Does French health insurance cover nicotine replacement therapy?
Reader question: I am an active smoker in France and desperate to quit. I looked into nicotine substitutes (like patches) and I wondered if they were reimbursed by the State or Health Insurance?
The treatment to help people wean themselves off tobacco addiction using nicotine replacement therapy is called nicotine replacement therapy (TSN) in French. This may include patches, candies, pills, etc.
Nicotine patches or sweets used to be reimbursed up to a limit of €150 per year, but this changed in 2019.
Since then, public health reimburses certain nicotine substitutes at 65%, the same rate as drugs. You can see a list of covered treatments here.
You need a prescription from your GP, nurse, dentist or midwife (for pregnant women) to get reimbursement.
Specialist tobaccologists — health professionals who support smokers in their efforts to quit smoking – also exist for anti-smoking advice. You can find the nearest one with this search tool.
Patches, candies, pills and other TSNs can be purchased at pharmacies and they usually offer now third-party payment for this, you do not have to pay in advance the costs covered by your health insurance, if you have a Vitale card and complementary health insurance.
You can also buy these nicotine substitutes without a prescription in pharmacies, but you will not be able to claim reimbursement.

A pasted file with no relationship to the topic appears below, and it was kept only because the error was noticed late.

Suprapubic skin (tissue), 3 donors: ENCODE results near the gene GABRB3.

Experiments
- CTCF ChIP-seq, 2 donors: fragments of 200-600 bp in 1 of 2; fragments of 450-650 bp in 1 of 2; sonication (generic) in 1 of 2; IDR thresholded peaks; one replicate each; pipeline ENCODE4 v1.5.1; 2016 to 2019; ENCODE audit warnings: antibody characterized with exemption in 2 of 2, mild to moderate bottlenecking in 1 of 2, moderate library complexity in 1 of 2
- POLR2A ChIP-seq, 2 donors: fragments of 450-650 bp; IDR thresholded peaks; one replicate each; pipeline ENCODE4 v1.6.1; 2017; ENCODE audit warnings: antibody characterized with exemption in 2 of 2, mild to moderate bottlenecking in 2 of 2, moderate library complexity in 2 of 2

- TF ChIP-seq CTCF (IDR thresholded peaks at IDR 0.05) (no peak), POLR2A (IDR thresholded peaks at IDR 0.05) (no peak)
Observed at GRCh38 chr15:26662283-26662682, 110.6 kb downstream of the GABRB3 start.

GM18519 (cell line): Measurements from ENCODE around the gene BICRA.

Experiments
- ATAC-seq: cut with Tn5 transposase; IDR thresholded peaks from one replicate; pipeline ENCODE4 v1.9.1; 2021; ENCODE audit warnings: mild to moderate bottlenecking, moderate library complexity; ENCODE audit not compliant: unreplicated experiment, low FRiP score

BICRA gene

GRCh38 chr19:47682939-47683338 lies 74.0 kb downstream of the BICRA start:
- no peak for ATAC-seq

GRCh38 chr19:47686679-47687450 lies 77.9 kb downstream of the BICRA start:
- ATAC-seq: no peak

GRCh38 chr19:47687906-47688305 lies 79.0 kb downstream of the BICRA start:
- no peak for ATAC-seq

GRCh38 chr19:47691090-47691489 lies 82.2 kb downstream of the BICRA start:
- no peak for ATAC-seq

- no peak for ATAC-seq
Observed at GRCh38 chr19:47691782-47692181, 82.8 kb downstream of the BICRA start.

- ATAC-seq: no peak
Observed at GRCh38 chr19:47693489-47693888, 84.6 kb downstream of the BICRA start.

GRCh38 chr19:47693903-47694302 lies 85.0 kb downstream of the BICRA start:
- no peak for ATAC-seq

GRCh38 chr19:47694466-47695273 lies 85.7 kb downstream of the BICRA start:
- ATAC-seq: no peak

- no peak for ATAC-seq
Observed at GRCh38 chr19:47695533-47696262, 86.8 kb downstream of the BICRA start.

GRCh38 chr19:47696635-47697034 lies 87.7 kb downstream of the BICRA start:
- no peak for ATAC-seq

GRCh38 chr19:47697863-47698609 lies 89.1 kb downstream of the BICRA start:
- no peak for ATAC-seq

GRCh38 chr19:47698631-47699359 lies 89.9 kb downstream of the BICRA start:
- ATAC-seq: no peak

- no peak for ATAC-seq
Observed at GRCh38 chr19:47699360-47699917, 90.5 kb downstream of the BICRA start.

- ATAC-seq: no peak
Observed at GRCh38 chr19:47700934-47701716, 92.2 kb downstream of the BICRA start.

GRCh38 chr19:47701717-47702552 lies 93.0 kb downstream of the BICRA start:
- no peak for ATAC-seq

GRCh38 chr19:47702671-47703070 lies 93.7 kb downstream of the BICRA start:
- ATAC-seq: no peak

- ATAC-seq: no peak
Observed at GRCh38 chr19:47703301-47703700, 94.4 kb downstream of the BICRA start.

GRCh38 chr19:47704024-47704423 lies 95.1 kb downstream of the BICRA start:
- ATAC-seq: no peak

Alongside the standard reimbursement of health care at 65%, more and more mutuals are also reimbursing smoking cessation treatments.
This means that your mutual can cover the remaining 35% of the costs not covered by public insurance, except for an additional €0.50 per treatment for a fee called the medical deductible which you will either have to pay without a refund (if you pay in advance) or which will be automatically deducted from a future refund if you use third-party payment.
Some supplementary insurances also cover the costs of consultations with tobacco specialists as well as (generally within certain limits) alternative therapies such as acupuncture, homeopathy, hypnosis, etc.
A telephone application, Tobacco info service, provides personalized help with quitting smoking.
The government also has a site aimed at helping people set a goal of a month without smoking, as they say those who do are likely to be able to quit for good.
Smoking in playgrounds is prohibited and subject to a fine of up to €450. Cigarettes must be sold in standardized cigarette packages and smoking is prohibited in cars where minors are present.
The use of e-cigarettes as an alternative, or as a way to cut down, is popular. There is evidence that they are less harmful, at least in the short term.
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